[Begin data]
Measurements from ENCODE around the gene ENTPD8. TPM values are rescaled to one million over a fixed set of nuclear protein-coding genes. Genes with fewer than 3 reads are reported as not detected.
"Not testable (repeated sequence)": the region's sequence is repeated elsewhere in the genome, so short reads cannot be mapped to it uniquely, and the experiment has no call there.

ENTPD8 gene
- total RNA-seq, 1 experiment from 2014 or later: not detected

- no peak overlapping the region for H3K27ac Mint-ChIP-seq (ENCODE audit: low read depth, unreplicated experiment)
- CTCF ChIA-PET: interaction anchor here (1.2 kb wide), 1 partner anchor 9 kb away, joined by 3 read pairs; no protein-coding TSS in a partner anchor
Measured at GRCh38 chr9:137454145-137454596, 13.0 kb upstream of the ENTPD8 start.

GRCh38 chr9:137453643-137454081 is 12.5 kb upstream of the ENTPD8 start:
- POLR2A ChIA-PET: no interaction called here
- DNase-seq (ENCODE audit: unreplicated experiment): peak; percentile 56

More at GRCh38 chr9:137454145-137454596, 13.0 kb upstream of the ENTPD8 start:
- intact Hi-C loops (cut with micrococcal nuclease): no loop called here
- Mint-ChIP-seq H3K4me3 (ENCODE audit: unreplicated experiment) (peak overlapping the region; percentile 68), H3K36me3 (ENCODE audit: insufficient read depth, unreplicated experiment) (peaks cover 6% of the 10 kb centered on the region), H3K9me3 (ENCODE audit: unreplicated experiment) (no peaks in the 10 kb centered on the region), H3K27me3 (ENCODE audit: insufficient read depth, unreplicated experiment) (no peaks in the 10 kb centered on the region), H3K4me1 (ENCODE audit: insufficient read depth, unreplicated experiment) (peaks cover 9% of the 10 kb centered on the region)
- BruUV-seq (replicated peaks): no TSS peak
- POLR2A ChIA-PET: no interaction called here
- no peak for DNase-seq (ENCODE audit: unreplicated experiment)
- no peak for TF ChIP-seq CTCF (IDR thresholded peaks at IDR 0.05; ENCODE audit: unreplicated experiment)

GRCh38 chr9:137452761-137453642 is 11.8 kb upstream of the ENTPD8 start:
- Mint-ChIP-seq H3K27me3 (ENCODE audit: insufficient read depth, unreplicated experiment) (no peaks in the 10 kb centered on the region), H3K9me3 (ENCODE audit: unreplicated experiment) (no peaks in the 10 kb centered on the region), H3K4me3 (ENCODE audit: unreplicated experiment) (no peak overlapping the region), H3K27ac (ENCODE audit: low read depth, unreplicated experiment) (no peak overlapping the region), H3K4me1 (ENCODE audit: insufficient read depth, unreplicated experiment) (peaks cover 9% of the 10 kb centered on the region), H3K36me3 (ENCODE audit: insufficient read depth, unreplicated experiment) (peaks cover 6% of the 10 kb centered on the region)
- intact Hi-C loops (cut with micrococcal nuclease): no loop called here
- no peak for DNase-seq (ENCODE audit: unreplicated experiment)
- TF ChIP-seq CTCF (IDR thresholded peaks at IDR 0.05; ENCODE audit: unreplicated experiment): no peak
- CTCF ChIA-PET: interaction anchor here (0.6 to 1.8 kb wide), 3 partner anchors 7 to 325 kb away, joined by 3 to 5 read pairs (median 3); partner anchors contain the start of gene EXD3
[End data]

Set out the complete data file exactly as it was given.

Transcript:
Measurements from ENCODE around the gene ENTPD8. TPM values are rescaled to one million over a fixed set of nuclear protein-coding genes. Genes with fewer than 3 reads are reported as not detected.
"Not testable (repeated sequence)": the region's sequence is repeated elsewhere in the genome, so short reads cannot be mapped to it uniquely, and the experiment has no call there.

ENTPD8 gene
- total RNA-seq, 1 experiment from 2014 or later: not detected

- no peak overlapping the region for H3K27ac Mint-ChIP-seq (ENCODE audit: low read depth, unreplicated experiment)
- CTCF ChIA-PET: interaction anchor here (1.2 kb wide), 1 partner anchor 9 kb away, joined by 3 read pairs; no protein-coding TSS in a partner anchor
Measured at GRCh38 chr9:137454145-137454596, 13.0 kb upstream of the ENTPD8 start.

GRCh38 chr9:137453643-137454081 is 12.5 kb upstream of the ENTPD8 start:
- POLR2A ChIA-PET: no interaction called here
- DNase-seq (ENCODE audit: unreplicated experiment): peak; percentile 56

More at GRCh38 chr9:137454145-137454596, 13.0 kb upstream of the ENTPD8 start:
- intact Hi-C loops (cut with micrococcal nuclease): no loop called here
- Mint-ChIP-seq H3K4me3 (ENCODE audit: unreplicated experiment) (peak overlapping the region; percentile 68), H3K36me3 (ENCODE audit: insufficient read depth, unreplicated experiment) (peaks cover 6% of the 10 kb centered on the region), H3K9me3 (ENCODE audit: unreplicated experiment) (no peaks in the 10 kb centered on the region), H3K27me3 (ENCODE audit: insufficient read depth, unreplicated experiment) (no peaks in the 10 kb centered on the region), H3K4me1 (ENCODE audit: insufficient read depth, unreplicated experiment) (peaks cover 9% of the 10 kb centered on the region)
- BruUV-seq (replicated peaks): no TSS peak
- POLR2A ChIA-PET: no interaction called here
- no peak for DNase-seq (ENCODE audit: unreplicated experiment)
- no peak for TF ChIP-seq CTCF (IDR thresholded peaks at IDR 0.05; ENCODE audit: unreplicated experiment)

GRCh38 chr9:137452761-137453642 is 11.8 kb upstream of the ENTPD8 start:
- Mint-ChIP-seq H3K27me3 (ENCODE audit: insufficient read depth, unreplicated experiment) (no peaks in the 10 kb centered on the region), H3K9me3 (ENCODE audit: unreplicated experiment) (no peaks in the 10 kb centered on the region), H3K4me3 (ENCODE audit: unreplicated experiment) (no peak overlapping the region), H3K27ac (ENCODE audit: low read depth, unreplicated experiment) (no peak overlapping the region), H3K4me1 (ENCODE audit: insufficient read depth, unreplicated experiment) (peaks cover 9% of the 10 kb centered on the region), H3K36me3 (ENCODE audit: insufficient read depth, unreplicated experiment) (peaks cover 6% of the 10 kb centered on the region)
- intact Hi-C loops (cut with micrococcal nuclease): no loop called here
- no peak for DNase-seq (ENCODE audit: unreplicated experiment)
- TF ChIP-seq CTCF (IDR thresholded peaks at IDR 0.05; ENCODE audit: unreplicated experiment): no peak
- CTCF ChIA-PET: interaction anchor here (0.6 to 1.8 kb wide), 3 partner anchors 7 to 325 kb away, joined by 3 to 5 read pairs (median 3); partner anchors contain the start of gene EXD3